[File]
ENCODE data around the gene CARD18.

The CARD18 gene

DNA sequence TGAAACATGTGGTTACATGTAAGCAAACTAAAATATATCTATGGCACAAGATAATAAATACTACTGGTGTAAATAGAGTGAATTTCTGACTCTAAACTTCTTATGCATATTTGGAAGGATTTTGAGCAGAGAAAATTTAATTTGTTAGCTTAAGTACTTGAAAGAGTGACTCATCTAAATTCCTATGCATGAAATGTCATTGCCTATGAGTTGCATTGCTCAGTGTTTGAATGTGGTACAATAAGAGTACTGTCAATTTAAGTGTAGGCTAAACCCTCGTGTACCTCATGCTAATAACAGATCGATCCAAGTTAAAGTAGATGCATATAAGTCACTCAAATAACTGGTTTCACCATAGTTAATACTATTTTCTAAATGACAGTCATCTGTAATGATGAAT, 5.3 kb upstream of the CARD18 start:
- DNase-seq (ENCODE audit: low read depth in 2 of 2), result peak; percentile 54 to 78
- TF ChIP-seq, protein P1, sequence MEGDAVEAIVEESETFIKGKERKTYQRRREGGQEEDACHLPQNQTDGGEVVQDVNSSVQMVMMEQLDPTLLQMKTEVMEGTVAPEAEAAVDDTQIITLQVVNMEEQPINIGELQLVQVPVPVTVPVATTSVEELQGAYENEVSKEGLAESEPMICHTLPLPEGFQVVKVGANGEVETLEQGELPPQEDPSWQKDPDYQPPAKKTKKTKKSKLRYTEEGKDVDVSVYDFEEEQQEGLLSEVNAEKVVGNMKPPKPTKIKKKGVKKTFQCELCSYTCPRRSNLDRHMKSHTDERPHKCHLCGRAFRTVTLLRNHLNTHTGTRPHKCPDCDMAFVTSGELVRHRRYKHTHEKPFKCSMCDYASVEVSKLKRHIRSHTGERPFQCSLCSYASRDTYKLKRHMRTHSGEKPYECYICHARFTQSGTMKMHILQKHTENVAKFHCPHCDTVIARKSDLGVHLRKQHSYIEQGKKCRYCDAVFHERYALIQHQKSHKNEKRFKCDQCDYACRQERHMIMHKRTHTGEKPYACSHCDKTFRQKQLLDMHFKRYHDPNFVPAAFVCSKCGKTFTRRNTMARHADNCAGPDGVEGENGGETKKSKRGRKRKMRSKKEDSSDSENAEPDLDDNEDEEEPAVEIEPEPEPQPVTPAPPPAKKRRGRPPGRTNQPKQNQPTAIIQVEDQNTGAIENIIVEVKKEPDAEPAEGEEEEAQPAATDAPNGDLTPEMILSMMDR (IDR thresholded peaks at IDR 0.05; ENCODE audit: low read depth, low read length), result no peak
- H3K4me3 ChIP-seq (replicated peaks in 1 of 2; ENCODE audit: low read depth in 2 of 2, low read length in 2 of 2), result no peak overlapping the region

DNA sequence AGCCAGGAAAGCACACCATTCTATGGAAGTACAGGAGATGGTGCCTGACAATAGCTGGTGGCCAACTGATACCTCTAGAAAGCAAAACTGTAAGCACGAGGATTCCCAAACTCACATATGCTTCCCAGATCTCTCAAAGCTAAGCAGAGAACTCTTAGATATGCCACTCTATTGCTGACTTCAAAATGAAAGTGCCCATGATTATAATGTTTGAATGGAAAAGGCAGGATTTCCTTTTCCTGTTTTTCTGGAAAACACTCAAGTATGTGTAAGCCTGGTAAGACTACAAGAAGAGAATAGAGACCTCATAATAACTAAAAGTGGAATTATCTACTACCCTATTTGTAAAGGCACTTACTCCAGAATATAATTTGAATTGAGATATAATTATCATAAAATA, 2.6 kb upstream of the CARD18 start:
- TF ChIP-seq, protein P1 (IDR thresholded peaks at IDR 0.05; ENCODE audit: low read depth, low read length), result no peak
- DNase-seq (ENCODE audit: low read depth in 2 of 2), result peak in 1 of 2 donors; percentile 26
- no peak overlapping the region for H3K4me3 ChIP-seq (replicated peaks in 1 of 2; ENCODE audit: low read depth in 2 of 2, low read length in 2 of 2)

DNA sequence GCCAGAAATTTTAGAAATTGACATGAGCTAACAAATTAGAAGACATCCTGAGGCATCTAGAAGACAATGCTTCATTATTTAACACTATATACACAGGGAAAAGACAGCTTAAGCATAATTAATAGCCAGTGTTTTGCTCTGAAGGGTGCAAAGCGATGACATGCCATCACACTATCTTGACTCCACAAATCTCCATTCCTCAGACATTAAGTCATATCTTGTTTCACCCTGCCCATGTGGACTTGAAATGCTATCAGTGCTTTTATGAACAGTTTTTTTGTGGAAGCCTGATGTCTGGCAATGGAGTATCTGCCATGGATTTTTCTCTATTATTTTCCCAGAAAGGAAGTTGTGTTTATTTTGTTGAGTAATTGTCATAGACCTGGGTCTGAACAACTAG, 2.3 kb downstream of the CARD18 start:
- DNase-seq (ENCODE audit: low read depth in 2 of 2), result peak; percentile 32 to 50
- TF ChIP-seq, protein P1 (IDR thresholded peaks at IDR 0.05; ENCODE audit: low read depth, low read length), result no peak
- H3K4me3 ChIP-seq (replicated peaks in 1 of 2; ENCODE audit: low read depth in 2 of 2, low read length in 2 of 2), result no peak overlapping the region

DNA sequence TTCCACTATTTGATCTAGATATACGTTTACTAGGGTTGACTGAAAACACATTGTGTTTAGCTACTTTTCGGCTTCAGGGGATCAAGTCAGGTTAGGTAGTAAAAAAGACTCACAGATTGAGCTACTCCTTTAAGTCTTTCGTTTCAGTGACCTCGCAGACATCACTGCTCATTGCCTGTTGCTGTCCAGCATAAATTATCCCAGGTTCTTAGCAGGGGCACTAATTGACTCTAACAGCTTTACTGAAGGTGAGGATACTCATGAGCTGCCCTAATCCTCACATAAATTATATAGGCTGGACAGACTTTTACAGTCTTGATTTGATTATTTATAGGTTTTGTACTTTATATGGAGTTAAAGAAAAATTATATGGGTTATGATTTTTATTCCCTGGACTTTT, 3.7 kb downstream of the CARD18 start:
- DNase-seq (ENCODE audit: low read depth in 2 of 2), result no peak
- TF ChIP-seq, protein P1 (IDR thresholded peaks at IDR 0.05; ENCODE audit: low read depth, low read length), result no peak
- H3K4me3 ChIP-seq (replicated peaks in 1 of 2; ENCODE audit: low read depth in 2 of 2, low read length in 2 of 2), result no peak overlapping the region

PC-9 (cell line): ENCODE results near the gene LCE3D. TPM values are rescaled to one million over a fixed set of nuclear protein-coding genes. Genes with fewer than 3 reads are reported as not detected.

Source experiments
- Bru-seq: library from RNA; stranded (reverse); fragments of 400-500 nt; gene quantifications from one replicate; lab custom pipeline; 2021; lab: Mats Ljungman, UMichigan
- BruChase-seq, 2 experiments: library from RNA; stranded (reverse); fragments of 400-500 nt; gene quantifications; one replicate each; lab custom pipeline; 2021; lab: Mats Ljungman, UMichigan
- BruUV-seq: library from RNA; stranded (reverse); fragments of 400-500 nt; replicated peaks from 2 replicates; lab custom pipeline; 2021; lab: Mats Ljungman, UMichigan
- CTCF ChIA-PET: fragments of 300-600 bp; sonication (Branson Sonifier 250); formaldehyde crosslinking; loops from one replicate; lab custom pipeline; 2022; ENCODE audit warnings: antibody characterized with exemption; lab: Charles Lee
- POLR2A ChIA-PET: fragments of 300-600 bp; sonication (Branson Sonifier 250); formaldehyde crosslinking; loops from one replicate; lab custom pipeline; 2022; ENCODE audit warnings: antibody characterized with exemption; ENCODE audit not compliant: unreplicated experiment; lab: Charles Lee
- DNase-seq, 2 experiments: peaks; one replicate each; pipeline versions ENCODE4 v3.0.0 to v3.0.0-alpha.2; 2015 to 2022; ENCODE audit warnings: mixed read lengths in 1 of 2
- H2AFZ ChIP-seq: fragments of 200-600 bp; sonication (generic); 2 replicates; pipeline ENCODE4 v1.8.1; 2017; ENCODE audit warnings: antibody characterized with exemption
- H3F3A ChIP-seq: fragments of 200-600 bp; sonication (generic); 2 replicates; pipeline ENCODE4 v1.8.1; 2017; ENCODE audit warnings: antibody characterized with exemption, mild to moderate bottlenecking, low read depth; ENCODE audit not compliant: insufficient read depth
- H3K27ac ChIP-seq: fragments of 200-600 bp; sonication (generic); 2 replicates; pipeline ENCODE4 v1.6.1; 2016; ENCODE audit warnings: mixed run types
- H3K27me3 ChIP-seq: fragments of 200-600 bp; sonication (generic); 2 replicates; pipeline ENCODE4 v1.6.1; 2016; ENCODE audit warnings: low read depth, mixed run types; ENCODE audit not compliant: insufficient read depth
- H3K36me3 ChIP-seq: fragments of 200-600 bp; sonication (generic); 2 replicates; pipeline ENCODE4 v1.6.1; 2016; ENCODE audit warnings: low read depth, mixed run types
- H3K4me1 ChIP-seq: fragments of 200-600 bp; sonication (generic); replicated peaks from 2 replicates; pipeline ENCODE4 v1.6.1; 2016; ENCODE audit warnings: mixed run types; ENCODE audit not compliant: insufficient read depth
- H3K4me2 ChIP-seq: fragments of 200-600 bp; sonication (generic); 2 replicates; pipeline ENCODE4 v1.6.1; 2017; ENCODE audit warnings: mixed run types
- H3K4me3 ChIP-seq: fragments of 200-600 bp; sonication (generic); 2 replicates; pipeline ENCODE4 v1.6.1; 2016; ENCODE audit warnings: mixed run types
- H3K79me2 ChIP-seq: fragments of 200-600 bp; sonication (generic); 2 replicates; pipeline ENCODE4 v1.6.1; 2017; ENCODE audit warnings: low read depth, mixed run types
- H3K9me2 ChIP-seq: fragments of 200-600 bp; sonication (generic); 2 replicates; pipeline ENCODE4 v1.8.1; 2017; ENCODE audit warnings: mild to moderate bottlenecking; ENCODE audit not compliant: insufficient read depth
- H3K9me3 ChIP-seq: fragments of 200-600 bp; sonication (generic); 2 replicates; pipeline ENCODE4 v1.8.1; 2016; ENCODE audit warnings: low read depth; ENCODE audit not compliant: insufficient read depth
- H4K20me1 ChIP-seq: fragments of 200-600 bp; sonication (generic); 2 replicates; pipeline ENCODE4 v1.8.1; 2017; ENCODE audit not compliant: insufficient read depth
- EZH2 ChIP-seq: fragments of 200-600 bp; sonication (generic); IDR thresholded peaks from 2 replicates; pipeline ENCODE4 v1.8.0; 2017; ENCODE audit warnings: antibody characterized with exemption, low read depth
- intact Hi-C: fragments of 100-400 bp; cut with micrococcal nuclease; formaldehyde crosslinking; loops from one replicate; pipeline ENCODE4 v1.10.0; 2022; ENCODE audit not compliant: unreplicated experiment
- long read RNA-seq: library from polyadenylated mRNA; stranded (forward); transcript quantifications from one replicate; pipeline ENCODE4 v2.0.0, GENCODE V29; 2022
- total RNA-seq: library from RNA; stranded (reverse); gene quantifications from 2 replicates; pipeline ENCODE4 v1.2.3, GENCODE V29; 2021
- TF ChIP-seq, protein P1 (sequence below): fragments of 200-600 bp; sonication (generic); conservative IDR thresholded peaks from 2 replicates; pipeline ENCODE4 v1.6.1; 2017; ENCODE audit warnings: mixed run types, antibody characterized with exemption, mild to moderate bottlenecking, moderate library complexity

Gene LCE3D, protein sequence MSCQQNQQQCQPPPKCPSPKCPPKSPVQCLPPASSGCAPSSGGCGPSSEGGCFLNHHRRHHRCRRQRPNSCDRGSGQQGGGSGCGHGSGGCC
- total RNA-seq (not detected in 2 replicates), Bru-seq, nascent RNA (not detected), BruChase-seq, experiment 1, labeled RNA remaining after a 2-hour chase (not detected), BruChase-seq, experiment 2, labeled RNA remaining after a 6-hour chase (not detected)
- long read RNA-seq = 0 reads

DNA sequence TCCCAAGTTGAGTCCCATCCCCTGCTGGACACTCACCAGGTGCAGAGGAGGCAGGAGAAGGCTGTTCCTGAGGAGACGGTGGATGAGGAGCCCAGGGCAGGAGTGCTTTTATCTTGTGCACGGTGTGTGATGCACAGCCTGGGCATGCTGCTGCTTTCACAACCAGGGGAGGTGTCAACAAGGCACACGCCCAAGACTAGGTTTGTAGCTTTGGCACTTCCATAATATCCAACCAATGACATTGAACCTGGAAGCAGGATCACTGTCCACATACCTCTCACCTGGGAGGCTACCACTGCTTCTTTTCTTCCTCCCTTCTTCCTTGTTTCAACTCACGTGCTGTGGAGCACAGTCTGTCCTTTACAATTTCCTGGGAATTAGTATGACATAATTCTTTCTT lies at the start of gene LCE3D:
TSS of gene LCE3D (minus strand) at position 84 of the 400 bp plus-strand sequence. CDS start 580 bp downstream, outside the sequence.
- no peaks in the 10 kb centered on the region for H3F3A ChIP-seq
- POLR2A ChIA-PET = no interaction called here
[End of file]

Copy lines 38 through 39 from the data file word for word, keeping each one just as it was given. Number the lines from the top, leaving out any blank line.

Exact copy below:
- H4K20me1 ChIP-seq: fragments of 200-600 bp; sonication (generic); 2 replicates; pipeline ENCODE4 v1.8.1; 2017; ENCODE audit not compliant: insufficient read depth
- EZH2 ChIP-seq: fragments of 200-600 bp; sonication (generic); IDR thresholded peaks from 2 replicates; pipeline ENCODE4 v1.8.0; 2017; ENCODE audit warnings: antibody characterized with exemption, low read depth